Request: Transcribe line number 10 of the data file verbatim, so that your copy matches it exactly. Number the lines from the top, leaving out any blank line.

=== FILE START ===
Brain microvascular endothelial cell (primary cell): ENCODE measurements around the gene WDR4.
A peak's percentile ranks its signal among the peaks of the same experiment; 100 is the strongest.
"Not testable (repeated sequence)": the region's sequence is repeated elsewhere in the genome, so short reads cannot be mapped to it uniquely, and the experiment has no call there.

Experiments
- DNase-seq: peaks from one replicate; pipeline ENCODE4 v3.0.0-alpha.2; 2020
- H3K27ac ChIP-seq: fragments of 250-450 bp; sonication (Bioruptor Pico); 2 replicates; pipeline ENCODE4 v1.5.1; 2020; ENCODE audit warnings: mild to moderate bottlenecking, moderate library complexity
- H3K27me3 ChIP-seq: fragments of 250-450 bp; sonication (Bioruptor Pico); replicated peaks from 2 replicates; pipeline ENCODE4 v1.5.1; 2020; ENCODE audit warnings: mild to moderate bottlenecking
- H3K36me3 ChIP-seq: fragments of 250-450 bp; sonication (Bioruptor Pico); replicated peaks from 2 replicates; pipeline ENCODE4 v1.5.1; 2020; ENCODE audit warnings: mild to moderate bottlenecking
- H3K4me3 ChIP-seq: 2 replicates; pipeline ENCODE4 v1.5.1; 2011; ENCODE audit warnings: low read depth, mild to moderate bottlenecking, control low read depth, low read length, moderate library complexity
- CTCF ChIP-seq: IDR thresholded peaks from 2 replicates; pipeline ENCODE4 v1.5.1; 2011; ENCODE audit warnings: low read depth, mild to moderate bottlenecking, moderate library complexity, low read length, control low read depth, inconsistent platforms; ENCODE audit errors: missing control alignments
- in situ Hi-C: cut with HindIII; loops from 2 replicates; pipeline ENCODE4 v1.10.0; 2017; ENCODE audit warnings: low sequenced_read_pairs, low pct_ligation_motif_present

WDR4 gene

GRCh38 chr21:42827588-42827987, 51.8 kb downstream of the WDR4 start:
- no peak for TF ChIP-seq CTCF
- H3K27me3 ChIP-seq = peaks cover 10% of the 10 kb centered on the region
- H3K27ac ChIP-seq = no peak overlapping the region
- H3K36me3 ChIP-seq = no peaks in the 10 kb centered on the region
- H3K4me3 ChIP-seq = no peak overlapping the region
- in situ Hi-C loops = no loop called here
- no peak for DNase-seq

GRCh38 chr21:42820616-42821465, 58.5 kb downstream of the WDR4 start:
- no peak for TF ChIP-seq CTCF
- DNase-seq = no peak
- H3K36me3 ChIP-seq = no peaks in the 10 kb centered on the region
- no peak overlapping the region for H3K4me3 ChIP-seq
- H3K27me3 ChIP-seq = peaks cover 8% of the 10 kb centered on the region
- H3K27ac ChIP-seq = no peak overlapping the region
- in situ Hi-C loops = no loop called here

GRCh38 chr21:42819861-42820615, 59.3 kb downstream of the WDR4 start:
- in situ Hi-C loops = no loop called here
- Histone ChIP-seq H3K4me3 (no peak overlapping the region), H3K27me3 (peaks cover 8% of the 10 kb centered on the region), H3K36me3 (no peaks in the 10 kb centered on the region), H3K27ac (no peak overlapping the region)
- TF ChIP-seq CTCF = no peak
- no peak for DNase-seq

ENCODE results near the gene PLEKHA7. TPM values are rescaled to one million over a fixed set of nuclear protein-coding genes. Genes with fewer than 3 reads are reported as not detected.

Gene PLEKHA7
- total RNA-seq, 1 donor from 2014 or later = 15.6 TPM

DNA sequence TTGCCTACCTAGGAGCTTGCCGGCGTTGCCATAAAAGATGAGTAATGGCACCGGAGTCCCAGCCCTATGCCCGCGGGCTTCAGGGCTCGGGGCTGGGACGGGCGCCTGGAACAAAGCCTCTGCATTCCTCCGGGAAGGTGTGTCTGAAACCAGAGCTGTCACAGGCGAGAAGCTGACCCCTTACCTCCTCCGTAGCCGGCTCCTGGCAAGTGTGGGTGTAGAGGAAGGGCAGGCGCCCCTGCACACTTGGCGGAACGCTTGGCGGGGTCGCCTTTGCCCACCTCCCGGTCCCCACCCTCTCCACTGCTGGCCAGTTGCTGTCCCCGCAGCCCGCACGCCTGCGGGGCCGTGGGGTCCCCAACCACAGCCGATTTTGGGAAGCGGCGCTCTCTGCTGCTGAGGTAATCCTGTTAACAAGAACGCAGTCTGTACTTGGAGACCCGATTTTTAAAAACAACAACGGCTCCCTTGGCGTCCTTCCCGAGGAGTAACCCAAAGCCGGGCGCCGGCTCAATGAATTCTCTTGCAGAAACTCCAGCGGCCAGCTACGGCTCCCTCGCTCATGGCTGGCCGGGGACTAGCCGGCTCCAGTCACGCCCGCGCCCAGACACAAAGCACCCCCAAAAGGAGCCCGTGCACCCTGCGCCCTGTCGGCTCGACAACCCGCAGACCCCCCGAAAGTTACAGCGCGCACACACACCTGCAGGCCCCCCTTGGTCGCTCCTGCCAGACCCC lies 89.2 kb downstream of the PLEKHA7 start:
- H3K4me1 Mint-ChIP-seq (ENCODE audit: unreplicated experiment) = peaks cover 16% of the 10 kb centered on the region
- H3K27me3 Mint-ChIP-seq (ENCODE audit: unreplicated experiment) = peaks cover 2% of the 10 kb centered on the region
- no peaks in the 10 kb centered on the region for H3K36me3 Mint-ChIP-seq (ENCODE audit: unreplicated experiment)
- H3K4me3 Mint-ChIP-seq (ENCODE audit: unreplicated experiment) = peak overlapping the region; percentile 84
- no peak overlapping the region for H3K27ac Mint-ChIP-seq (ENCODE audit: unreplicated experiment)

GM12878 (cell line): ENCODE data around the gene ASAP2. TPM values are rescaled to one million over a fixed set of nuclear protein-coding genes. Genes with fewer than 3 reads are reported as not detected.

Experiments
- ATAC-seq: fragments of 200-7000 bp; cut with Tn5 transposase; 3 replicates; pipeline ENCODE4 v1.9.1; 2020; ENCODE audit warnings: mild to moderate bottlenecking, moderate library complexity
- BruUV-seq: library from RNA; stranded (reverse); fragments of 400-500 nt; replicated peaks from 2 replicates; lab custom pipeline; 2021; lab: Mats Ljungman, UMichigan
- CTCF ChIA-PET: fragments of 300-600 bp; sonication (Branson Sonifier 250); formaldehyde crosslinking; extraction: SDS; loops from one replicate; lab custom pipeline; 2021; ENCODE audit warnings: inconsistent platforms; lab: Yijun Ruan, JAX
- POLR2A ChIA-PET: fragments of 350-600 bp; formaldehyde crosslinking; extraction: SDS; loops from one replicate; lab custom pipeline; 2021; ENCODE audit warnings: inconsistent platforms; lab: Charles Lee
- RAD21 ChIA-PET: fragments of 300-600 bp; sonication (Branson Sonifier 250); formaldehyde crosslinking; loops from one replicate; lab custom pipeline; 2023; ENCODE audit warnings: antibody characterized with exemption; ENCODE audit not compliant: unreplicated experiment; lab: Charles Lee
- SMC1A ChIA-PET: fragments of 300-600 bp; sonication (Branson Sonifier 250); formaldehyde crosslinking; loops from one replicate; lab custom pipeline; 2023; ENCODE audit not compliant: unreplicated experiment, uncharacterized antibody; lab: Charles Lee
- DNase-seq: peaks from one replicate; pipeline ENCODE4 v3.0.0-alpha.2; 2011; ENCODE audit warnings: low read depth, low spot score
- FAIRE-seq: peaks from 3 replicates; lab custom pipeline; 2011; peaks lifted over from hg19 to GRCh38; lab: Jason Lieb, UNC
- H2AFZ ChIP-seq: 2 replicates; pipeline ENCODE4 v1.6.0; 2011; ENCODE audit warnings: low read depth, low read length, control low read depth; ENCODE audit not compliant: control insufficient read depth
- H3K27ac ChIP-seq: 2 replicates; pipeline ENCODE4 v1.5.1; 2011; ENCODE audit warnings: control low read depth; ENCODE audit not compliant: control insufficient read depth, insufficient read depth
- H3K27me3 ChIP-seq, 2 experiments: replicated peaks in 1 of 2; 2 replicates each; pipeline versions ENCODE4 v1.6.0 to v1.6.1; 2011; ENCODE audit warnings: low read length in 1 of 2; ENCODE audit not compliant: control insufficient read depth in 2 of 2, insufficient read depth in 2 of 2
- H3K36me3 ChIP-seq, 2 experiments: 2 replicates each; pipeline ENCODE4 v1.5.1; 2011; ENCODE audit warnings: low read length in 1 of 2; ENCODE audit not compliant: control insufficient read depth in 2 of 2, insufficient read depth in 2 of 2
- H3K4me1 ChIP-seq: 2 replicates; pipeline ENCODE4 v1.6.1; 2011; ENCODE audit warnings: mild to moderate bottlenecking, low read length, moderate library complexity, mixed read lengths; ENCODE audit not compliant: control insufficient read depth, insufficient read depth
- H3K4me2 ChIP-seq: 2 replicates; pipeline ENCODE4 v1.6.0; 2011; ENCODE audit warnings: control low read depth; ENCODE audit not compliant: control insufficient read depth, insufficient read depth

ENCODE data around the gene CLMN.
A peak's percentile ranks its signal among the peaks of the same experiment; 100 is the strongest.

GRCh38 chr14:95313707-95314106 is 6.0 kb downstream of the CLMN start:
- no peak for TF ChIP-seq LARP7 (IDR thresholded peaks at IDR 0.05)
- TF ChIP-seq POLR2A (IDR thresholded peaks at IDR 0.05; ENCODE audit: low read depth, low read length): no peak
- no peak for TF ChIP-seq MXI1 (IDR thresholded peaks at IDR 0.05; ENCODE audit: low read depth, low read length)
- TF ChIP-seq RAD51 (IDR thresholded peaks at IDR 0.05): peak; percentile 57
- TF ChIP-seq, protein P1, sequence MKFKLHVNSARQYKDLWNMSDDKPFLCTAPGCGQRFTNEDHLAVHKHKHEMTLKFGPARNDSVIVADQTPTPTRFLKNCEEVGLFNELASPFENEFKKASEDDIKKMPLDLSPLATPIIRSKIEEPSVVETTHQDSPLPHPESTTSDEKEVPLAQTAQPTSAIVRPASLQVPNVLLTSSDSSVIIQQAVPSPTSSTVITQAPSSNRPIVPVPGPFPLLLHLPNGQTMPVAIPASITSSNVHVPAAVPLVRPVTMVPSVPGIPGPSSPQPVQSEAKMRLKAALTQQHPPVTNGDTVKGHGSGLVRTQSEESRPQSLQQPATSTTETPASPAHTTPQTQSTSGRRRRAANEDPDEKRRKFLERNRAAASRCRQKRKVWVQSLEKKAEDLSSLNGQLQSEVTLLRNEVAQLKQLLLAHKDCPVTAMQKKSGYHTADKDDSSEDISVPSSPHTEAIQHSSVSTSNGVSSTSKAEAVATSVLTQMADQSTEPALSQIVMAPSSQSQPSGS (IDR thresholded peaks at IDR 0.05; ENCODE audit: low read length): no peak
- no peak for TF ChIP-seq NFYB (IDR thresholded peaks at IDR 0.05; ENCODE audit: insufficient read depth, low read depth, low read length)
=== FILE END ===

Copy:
- CTCF ChIP-seq: IDR thresholded peaks from 2 replicates; pipeline ENCODE4 v1.5.1; 2011; ENCODE audit warnings: low read depth, mild to moderate bottlenecking, moderate library complexity, low read length, control low read depth, inconsistent platforms; ENCODE audit errors: missing control alignments